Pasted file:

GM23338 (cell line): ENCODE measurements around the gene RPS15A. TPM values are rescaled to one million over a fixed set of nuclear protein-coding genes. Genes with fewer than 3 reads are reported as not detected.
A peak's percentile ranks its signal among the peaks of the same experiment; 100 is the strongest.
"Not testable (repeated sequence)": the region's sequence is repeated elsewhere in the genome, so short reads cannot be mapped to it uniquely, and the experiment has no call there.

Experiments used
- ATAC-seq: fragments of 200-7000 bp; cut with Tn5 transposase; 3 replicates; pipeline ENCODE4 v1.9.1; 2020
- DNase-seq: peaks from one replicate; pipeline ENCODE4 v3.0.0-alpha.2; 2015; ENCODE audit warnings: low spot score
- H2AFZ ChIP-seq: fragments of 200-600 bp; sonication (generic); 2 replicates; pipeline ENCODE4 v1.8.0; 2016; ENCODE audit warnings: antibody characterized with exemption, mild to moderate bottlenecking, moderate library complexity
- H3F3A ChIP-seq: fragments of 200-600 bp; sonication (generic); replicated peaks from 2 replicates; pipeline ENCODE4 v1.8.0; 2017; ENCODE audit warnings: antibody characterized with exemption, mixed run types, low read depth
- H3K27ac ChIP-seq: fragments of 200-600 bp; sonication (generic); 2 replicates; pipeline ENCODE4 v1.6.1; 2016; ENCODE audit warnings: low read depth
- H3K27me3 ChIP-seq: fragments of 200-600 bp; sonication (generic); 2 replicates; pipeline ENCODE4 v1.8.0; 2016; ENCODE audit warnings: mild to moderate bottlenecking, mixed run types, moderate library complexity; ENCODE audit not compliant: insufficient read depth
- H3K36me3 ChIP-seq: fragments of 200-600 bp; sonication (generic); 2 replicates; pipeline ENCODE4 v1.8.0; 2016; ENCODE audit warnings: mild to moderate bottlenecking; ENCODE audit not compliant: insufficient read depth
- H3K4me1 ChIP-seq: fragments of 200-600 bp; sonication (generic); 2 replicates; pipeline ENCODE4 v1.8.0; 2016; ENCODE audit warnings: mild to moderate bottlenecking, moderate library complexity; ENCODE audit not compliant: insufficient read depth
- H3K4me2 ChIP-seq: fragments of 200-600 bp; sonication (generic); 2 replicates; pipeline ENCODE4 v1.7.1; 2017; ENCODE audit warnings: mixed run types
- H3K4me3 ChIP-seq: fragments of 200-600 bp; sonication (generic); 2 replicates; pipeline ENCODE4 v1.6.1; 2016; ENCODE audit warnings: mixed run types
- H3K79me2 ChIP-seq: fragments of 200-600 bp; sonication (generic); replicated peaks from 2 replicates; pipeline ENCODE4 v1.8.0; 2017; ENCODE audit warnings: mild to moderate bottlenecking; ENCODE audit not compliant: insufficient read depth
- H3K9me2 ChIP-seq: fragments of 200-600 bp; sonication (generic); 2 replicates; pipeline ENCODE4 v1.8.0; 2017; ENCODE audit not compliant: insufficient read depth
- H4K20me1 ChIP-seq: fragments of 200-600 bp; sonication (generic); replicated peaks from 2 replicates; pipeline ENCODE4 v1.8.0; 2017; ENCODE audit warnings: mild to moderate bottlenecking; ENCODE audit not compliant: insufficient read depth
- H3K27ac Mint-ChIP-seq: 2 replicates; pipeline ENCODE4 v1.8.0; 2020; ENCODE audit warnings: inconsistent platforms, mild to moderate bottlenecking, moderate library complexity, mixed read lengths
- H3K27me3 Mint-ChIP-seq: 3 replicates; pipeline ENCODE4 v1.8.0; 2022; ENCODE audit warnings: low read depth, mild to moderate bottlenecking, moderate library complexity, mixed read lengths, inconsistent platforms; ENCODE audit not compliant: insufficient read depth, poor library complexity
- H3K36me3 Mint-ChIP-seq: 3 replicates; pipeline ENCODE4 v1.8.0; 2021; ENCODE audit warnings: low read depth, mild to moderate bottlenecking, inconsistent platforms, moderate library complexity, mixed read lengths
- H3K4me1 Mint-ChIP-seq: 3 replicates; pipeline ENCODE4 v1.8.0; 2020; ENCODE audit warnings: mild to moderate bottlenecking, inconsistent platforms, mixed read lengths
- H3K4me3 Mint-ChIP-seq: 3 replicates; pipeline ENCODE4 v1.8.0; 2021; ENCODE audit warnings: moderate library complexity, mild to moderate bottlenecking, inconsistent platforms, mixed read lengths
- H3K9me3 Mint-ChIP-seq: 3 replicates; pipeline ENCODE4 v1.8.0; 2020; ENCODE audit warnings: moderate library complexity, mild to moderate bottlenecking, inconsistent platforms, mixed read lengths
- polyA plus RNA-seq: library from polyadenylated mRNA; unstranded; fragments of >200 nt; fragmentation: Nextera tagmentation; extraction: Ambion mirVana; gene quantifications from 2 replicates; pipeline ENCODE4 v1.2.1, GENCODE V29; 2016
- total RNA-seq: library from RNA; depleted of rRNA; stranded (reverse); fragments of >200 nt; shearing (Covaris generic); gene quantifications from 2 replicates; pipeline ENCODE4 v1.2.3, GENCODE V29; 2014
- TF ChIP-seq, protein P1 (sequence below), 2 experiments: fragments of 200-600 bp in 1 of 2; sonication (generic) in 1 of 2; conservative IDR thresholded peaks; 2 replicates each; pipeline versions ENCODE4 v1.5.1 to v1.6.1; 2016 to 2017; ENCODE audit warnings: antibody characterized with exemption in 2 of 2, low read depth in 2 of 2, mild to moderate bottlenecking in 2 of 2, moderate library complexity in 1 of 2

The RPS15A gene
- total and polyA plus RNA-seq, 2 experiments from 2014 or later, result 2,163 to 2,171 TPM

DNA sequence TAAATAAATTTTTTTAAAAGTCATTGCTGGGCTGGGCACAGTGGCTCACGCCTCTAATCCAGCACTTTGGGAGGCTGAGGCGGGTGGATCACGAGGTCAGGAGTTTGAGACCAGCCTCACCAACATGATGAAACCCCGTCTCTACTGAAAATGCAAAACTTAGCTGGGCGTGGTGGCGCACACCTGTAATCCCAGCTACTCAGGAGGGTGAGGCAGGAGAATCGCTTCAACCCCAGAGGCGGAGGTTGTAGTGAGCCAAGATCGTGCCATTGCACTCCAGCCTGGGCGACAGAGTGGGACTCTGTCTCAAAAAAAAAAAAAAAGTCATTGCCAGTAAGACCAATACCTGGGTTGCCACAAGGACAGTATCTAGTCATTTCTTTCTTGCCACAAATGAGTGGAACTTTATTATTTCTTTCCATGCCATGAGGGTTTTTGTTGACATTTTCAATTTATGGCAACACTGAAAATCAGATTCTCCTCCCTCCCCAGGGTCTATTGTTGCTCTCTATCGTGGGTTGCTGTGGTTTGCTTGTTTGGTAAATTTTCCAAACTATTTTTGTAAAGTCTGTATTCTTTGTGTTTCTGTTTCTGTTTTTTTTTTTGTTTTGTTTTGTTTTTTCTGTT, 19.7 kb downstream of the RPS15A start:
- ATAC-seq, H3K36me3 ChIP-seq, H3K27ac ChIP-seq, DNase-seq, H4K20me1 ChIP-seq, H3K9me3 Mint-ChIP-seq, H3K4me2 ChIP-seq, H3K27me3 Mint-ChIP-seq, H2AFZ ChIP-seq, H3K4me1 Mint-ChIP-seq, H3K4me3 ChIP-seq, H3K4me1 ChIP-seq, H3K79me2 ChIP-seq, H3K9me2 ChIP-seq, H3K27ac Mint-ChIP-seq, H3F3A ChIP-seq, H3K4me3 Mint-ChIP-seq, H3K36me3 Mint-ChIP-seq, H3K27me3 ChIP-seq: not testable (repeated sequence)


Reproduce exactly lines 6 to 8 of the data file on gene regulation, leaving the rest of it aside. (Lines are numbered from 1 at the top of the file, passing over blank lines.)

- DNase-seq: peaks from one replicate; pipeline ENCODE4 v3.0.0-alpha.2; 2015; ENCODE audit warnings: low spot score
- H2AFZ ChIP-seq: fragments of 200-600 bp; sonication (generic); 2 replicates; pipeline ENCODE4 v1.8.0; 2016; ENCODE audit warnings: antibody characterized with exemption, mild to moderate bottlenecking, moderate library complexity
- H3F3A ChIP-seq: fragments of 200-600 bp; sonication (generic); replicated peaks from 2 replicates; pipeline ENCODE4 v1.8.0; 2017; ENCODE audit warnings: antibody characterized with exemption, mixed run types, low read depth